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Nephroblastoma (Wilms Tumor)   


Nephroblastoma, also known as Wilms tumor, is a cancer that develops in children. It is rare and usually occurs in children between 1 and 5 years; it affects boys as well as girls. The exact causes and factors of the cancer are not well known, but at most, it develops from embryonic tissue from the kidney. This is not a “bad cancer” comparably to other types of malignant tumors; it has a high rate of healing.  


Nephroblastoma is the most common malignant renal tumor in children and is associated with abnormal proliferation of cells resembling those of embryonic kidney, hence the term "embryonic tumor."  The annual incidence is estimated to be about 1 child out of 10 000 births.  


Causes and Risk Factors of Nephroblastoma

As with all cancers, the cells, in this case of embryonic type, multiply and cause the formation of a malignant tumor in the tissue affected. This cancer forms a mass in the abdomen, swelling rapidly and the volume quickly becomes associated with serious complications such as bleeding or/pain. In most cases, one kidney is affected, but the tumor can be bilateral in about 5% of cases

Signs and Symptoms of Nephroblastoma 


The tumor grows quickly in the stomach much faster than the development of the child. Health care professional or Parents end up noticing invariably during a medical visit or routine parental care. It usually causes no impact on general condition, but its discovery requiring prompt treatment to facilitate a good prognosis.

In most cases, Nephroblastoma is not responsible for any symptom, and its discovery is done by parents due to a palpable mass located in the abdomen. Sometimes, these other signs are associated with the mass:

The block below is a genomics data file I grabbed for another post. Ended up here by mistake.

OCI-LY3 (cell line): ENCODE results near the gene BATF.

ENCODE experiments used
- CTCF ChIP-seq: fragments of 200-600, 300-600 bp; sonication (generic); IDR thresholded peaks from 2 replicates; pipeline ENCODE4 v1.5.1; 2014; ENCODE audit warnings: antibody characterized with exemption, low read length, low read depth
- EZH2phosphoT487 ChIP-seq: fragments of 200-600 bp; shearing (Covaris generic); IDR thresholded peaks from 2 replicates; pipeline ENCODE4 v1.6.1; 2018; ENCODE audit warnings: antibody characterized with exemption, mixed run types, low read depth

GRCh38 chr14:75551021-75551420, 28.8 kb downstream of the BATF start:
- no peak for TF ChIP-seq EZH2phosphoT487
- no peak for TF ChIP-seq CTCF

• Abdominal pain;
  • constipation;
  • bleeding in the urine
  • rush of blood pressure.

Nephroblastoma Diagnosis

In the absence of symptoms, it is only by hazard that one sees the presence of a ball in the stomach of the child. To confirm the presence of nephroblastoma, a health care provider usually proceeds to an abdominal ultrasound, which is the test of choice to highlight the tumor. This imaging technique is frequently associated with abdominal CT scan. Once the tumor is confirmed, a staging is necessary to determine if there is migration of tumor cells to lymph nodes surrounding tissue or distant organs, metastatic nephroblastoma.

Nephroblastoma Treatment

Nephroblastoma treatment options vary depending on the size of the tumor, its extension in the abdomen, but also the results of the staging. In general, the treatment consists firstly in chemotherapy, given cancer of the kidney is particularly susceptible to this type of treatment. The use of the chemo is to reduce the size of the tumor prior to surgical removal. Often the whole kidney is removed (nephrectomy).

Radiotherapy is also possible in advanced cases. In 80% of cases, the treatment of kidney cancer in children leads to healing. High-energy radiation (Co radiation) is used according to very specific protocols. This allows the post-operative treatment of residual cancer cells and the treatment of metastases. However, radiotherapy is only made in second-line, because of its gastrointestinal toxicity and its impact on bone growth (scoliosis) of the child.